Tuesday, January 24, 2012

Iran says sanctions to fail, repeats Hormuz threat

Iran says sanctions to fail, repeats Hormuz threat

Tue Jan 24, 2012 7:49am EST

By Mitra Amiri

TEHRAN (Reuters) - Iranian politicians said on Tuesday they expected the European Union to backtrack on its oil embargo and repeated a threat to close the vital Strait of Hormuz shipping lane if the West succeeds in preventing Tehran from exporting crude.

"The West's ineffective sanctions against the Islamic state are not a threat to us. They are opportunities and have already brought lots of benefits to the country," Intelligence Minister Heydar Moslehi told the official IRNA news agency.

Speaking a day after the EU slapped a ban on Iranian oil - to take full effect within six months - in a move to press Tehran into curbing its contested nuclear program and engage in negotiations with six world powers, the tone in the Islamic Republic was defiant, even skeptical.

"The global economic situation is not one in which a country can be destroyed by imposing sanctions," Moslehi said, repeating Iran's stance that with the EU in economic and monetary crisis, it needs Iran's oil more than Iran needs its business.

A spokesman for the oil ministry said Iran had had plenty of time to prepare for the sanctions and would find alternative customers for the 18 percent of its exports that up to now have gone to the 27-nation European bloc.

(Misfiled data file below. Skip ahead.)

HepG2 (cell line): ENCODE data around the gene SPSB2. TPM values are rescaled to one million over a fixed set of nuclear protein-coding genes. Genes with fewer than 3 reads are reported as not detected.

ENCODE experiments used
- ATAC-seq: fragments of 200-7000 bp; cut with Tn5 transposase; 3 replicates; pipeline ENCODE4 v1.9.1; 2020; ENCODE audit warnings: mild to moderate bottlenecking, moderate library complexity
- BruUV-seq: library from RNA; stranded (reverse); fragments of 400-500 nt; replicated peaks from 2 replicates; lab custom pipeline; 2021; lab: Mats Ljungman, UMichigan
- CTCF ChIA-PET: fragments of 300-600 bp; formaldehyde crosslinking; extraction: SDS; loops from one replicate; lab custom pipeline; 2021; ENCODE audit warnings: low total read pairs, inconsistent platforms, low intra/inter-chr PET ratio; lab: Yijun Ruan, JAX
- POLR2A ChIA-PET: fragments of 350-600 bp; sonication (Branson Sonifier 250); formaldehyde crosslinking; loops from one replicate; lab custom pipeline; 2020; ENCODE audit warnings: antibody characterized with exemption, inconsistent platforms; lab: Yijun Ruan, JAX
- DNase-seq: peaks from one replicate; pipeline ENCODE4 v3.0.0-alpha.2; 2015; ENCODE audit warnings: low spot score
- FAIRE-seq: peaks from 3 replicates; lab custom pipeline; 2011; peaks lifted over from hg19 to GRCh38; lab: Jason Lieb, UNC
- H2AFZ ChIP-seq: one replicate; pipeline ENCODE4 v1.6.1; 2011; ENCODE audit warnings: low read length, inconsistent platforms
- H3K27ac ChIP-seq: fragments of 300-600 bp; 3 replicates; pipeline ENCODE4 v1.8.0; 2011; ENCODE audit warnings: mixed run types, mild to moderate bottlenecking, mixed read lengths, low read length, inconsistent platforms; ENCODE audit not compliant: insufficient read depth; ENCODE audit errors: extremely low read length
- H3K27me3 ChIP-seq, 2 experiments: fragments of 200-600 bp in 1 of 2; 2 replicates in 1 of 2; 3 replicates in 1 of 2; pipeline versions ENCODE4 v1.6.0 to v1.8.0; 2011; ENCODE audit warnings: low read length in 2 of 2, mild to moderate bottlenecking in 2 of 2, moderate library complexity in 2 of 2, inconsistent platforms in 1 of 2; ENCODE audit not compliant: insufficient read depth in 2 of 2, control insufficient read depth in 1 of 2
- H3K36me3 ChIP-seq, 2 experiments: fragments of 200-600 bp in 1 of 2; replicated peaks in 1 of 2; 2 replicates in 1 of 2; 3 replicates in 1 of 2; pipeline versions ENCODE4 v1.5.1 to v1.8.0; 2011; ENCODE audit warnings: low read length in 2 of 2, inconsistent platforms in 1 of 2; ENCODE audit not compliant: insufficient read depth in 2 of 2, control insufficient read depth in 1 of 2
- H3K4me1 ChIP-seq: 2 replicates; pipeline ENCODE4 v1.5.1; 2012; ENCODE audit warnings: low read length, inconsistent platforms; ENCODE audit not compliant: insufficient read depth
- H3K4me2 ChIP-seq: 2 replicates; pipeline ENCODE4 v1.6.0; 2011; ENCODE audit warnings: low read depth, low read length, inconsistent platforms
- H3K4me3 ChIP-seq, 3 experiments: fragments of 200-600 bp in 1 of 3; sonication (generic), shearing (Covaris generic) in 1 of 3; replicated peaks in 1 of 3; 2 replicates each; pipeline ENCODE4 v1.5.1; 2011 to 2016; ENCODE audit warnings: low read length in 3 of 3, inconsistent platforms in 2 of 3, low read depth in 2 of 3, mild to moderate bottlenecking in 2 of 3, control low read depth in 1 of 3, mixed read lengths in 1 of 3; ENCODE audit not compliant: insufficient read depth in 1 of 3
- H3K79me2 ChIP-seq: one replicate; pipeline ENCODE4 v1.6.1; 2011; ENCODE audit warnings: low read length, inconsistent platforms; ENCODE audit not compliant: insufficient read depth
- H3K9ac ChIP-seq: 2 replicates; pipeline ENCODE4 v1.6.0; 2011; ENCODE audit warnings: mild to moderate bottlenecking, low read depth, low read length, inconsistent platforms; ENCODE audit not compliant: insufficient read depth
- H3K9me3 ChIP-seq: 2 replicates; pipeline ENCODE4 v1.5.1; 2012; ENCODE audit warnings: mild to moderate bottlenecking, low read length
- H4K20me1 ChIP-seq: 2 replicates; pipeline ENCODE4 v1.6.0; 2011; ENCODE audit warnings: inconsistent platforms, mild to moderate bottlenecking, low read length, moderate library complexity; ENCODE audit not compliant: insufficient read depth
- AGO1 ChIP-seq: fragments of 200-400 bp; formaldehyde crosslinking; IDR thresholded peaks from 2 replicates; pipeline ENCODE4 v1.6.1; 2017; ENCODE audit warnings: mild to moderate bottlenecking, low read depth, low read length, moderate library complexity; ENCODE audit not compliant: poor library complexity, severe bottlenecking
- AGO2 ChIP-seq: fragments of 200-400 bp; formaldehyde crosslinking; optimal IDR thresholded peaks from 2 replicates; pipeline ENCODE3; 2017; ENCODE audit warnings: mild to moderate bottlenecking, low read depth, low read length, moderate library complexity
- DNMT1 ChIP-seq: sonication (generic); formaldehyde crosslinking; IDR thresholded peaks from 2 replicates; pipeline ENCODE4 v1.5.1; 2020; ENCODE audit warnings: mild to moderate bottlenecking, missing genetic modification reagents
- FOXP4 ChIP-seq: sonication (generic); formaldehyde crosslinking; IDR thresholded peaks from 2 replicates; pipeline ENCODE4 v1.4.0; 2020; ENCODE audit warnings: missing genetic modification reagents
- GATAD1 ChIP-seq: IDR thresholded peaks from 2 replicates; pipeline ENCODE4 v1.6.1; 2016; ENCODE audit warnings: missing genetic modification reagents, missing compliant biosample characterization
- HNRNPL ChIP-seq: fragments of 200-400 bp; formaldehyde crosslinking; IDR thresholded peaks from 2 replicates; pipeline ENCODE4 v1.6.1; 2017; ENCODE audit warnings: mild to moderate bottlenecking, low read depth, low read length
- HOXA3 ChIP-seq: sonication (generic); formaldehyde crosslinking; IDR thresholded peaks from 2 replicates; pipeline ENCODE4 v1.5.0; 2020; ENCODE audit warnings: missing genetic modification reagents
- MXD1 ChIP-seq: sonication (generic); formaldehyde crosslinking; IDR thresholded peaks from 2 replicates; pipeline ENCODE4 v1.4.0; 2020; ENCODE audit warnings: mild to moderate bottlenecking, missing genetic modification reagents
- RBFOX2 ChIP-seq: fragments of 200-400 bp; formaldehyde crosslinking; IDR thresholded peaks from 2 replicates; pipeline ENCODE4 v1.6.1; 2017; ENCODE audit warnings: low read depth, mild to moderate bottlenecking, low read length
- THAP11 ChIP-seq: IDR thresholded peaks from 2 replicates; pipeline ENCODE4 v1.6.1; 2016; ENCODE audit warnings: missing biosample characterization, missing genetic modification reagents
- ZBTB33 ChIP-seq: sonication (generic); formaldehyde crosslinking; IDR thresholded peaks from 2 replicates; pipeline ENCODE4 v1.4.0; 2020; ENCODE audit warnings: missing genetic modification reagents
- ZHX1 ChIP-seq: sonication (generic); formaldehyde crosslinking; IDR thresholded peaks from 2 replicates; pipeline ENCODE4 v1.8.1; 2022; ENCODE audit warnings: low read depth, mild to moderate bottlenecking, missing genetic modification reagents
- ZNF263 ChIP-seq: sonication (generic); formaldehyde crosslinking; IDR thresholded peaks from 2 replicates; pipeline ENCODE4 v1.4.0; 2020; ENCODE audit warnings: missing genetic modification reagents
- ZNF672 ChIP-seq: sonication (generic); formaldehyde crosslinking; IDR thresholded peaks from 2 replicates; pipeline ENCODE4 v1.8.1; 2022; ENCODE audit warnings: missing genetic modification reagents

"The first phase of this (sanctions action) is propaganda, only then it will enter the implementation phase. That is why they put in this six months period, to study the market," Alireza Nikzad Rahbar said, predicting the embargo could be rescinded before it takes force completely.

"This market will harm them because oil is getting more expensive and when oil gets more expensive it will harm the people of Europe," state TV quoted him as saying. "We hope that in these six months they will choose the right path."

The embargo will not kick in completely until July 1 because the bloc's foreign ministers who agreed the ban at a meeting in Brussels were anxious not to penalize the ailing economies of Greece, Italy and others to whom Iran is a major oil supplier.

The strategy will be reviewed in May to see if it should proceed.

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